N'Dea and the Heavies funk out at the Cambridge Corn Exchange


In case you're wondering what relevance this might have to a Saturday night gig at your local, Jim has some good advice for getting the best out of small setups.

"The best tip I can give in a small venue for an in-house engineer is to turn the PA off and just listen to the sound that's coming from the stage, and how the room responds. Listen to just the band playing, with no PA or monitors on. Then enhance that sound, as usually in small venues there's not a big enough PA to get above the sound of the band. Once you've got the sound on your mixing desk, cut the PA again, and see how dramatically different it is.

"This way, the audience will hear the actual band and not the PA. The other thing is, you'll end up in a complete mess if you make the sound the opposite to its original source in a small place. It's just complementing it — you can have the bass drum punchy, and the snare drum cracking, and the vocals in your face, but they have to sound similar to the original."

Some sterling advice, then, for playing in smaller venues. It seems that a lot of what applies to mixing live sound in large places is equally applicable to humbler gigs. One thing's for sure, 'though. With top bands continuing to demand the best possible live sound they can get, engineers of the calibre of Jim Ebdon are going to be in high demand. And on the evidence of the Heavies gig at Cambridge, he's got some very busy times ahead...

Line list sheet shows which channel each instrument comes in on, and what microphones and signal/effects processors are used.


Original Flava album review — Monitor Mix p82

Heavyography

Singles
Got To Give Cooltempo
People Get Ready Acid Jazz
Never Stop Acid Jazz
Dream Come True Acid Jazz
Dream On Dreamer London
Midnight At The Oasis London

Albums
Brand New Heavies Acid Jazz
Heavy Rhyme Experience Vol 1 London
Brother Sister London
Original Flava
(reviewed in Monitor Mix, p82)
Acid Jazz


Rack for hire

For the Heavies' Cambridge date, Jim was using his own mobile setup to record the gig. Dwarfed by the Yamaha live desk and racks, Jim's personal setup consists of a rack containing three Tascam DA88s and a Behringer Composer, and a Mackie 32:8:2 desk. That's 24 tracks of digital audio, in an eminently portable package. The choice of the Tascam over ADAT was due to several factors.

"I had a demo of this and the Alesis, and it just seems like the transport is much more heavy-duty on this. Also there's no (service) backup with the Alesis. On this, I can record about two hours from start to finish — it's great. You do your basic tracks at home, say, then just mix it onto two tracks. You can take 16 tracks to record vocals, then pick the track you like and put it on one track. It's endless."

Jim was recording several dates of the Heavies tour, and that particular night the BBC were outside the venue with one of their 'megabuck' mobiles. Content with 24 tracks of analogue and eight of digital, the Beeb engineers had asked Jim for copies of his DA88 tapes. So much for confidence in themselves...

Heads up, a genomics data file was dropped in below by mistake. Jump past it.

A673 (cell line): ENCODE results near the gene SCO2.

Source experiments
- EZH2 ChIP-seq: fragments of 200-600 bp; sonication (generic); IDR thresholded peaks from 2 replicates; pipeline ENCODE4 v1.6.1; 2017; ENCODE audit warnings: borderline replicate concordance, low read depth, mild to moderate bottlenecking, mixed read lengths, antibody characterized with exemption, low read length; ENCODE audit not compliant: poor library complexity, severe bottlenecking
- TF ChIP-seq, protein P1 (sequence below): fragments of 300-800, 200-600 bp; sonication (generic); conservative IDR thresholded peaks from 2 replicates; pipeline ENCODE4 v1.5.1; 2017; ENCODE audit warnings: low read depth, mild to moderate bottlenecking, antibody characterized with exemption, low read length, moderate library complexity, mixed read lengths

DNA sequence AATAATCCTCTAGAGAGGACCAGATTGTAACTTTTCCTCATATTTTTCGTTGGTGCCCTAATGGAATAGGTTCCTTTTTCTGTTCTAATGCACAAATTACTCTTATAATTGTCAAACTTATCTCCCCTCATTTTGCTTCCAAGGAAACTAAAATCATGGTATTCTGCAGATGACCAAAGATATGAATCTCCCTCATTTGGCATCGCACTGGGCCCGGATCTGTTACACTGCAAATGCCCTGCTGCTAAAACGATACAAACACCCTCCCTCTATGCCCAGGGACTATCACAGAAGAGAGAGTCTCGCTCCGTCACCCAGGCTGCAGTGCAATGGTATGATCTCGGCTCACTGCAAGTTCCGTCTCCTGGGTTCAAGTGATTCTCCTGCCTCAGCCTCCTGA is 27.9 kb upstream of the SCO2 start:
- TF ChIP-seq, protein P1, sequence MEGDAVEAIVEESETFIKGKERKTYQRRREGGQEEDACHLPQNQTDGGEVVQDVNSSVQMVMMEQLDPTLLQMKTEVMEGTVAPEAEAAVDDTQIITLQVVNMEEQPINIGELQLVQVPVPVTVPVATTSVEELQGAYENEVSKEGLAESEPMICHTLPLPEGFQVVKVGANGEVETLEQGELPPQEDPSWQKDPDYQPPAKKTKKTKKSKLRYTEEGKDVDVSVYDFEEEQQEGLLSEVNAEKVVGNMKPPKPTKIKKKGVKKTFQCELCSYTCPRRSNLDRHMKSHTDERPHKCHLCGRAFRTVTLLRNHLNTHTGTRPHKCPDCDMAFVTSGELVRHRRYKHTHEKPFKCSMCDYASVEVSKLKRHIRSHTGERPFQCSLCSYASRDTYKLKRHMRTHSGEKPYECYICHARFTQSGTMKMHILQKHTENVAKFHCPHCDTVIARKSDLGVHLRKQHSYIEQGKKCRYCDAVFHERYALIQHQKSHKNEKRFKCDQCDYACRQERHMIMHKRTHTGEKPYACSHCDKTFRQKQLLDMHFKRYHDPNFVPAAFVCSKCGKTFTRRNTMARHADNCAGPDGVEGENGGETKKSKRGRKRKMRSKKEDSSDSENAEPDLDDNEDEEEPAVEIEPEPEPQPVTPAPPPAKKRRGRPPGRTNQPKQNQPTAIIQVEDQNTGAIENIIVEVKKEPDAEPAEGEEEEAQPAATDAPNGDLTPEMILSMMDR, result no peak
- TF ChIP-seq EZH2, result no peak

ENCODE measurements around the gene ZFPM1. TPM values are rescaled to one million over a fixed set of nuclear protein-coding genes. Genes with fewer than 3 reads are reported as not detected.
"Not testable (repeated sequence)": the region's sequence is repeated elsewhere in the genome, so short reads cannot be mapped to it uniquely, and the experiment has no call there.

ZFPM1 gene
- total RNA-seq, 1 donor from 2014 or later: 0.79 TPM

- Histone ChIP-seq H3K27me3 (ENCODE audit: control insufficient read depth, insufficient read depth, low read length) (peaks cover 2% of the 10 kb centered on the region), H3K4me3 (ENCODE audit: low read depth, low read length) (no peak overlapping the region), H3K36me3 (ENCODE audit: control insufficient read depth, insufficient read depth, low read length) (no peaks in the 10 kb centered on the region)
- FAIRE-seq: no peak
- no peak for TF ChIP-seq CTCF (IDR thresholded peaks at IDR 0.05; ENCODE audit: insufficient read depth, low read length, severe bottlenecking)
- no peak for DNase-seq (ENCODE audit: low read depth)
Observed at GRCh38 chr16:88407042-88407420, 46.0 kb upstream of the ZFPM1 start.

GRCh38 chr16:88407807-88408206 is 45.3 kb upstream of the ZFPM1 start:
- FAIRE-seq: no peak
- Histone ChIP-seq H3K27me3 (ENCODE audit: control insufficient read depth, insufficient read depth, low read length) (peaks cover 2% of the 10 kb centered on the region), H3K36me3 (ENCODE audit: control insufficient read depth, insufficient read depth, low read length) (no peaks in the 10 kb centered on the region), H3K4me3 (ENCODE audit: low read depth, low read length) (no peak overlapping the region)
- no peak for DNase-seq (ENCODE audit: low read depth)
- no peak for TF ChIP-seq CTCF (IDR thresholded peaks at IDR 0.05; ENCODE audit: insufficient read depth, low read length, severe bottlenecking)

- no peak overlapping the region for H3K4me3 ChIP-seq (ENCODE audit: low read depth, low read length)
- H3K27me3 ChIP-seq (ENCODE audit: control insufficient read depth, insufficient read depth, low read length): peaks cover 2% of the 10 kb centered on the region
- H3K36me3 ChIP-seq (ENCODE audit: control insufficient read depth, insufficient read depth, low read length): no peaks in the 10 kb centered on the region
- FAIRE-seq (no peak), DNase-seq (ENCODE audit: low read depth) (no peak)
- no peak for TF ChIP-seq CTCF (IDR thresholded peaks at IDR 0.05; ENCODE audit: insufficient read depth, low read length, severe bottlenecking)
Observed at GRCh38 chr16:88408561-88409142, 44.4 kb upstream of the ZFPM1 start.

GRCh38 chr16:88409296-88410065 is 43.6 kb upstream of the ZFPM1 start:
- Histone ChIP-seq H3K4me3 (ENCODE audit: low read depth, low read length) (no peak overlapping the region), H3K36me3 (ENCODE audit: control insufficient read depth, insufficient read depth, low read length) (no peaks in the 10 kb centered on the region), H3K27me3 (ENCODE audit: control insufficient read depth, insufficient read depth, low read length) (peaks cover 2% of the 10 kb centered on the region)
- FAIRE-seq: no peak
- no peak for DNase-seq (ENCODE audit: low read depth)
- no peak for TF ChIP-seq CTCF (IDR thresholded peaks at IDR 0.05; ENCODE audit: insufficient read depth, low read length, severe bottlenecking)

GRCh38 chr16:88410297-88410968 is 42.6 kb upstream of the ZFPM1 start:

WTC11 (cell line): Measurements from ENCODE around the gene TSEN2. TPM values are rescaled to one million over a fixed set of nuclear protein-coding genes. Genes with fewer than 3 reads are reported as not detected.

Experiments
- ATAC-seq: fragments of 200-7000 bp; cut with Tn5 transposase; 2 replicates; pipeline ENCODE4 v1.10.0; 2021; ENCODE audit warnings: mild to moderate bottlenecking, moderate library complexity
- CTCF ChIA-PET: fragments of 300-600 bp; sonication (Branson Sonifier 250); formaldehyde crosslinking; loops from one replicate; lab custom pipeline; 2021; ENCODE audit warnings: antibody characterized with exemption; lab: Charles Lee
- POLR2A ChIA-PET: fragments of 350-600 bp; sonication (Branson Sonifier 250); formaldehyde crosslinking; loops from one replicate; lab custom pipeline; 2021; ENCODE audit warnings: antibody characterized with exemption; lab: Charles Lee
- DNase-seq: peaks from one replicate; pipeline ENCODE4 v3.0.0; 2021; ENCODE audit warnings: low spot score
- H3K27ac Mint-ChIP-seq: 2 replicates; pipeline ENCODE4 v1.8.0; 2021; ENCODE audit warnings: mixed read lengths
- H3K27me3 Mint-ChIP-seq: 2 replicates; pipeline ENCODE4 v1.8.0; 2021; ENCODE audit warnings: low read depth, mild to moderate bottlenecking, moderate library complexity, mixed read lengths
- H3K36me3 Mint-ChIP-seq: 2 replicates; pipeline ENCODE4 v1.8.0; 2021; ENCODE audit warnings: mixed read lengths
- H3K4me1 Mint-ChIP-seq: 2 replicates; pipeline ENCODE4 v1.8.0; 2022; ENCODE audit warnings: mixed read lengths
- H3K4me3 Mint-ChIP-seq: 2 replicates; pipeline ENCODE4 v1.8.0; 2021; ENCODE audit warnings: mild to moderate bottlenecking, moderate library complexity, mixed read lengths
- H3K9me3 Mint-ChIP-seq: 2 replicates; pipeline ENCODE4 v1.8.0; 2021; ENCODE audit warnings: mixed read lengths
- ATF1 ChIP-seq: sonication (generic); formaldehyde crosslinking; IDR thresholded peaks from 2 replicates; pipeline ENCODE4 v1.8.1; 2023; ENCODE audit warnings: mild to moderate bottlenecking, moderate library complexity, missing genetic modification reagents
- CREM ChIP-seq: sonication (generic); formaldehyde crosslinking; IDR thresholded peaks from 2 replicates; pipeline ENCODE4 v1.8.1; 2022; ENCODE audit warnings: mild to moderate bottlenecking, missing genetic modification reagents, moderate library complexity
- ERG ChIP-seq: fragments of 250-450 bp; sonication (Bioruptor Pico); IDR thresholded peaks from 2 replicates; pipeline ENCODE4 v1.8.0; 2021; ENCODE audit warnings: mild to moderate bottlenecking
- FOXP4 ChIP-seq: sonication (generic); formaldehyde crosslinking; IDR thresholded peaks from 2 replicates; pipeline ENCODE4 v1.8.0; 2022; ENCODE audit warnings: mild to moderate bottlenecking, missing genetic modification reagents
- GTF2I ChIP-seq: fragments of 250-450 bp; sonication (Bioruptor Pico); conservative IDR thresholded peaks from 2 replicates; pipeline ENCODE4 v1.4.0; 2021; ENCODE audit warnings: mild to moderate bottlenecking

Jim's setup is available for hire, along with an engineer if required (but not Jim, unless you're loaded). Call Jim at SSE on (Contact Details).


Taping Levy

"We're involved in every stage of the recording process, from tracking to mastering", says Andrew Levy, purveyor of the fat and funky basslines for BNH.

It's obvious that the band take as much interest in the technical side of things, to ensure they get the right final sound. The Heavies' last album Brother Sister, engineered by Yoyo and produced by BNH, was recorded in a variety of studios, both here and in the States, so as to keep them fresh. 'Though they have the pick of the world's plushest studios, BNH often record in humbler surroundings.

"We're not trying to get a slick, over-produced sound, so we mostly record in cheaper studios where we can get the sound we want."

A listen to any Heavies record will reveal a sound that's refreshingly different to much of today's music, with real instruments well recorded, and a distinct emphasis on groove. It turns out that the sound they get on tape owes much to their early years playing smaller venues.

"We played a lot in clubs, where the drums would sound really tight and dry. You can hear what you're doing, without loads of reverb on everything."

In contrast to the meticulous programming and planning of a lot of bands, the Heavies develop new material while soundchecking, and just by jamming in the studio.

"When we're playing in the studio, we'll have a DAT running the whole time, so when something good happens we can listen to it and develop it further. Sometimes some of the stuff on DAT makes it to the album. There's a couple of tracks on Brother Sister like that."

Although you'd expect performers of the calibre of BNH to leave their recording activities to commercial studios, all the members of the band have their own setups at home:

"I've got an Akai S2800, a Mac with Opcode's Vision sequencer, and a Studiomaster 16:8:2 desk. I use a lot of drum loops, and lay bass along to it. We all write new stuff at home."

The band plan to go the whole hog and buy their own studio in the near future, in keeping with their policy of retaining control of their own recordings.


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Readership Survey & Competition 1995

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Jammie dodgers


The Mix - Copyright: Music Maker Publications (UK), Future Publishing.

 

The Mix - Jan 1995

Donated by: Colin Potter, Chris Moore

Coverdisc: Mike Gorman

In Session

Topic:

Live


Artist:

Brand New Heavies


Role:

Band/Group

Feature by Chris Kempster

Previous article in this issue:

> Readership Survey & Competit...

Next article in this issue:

> Jammie dodgers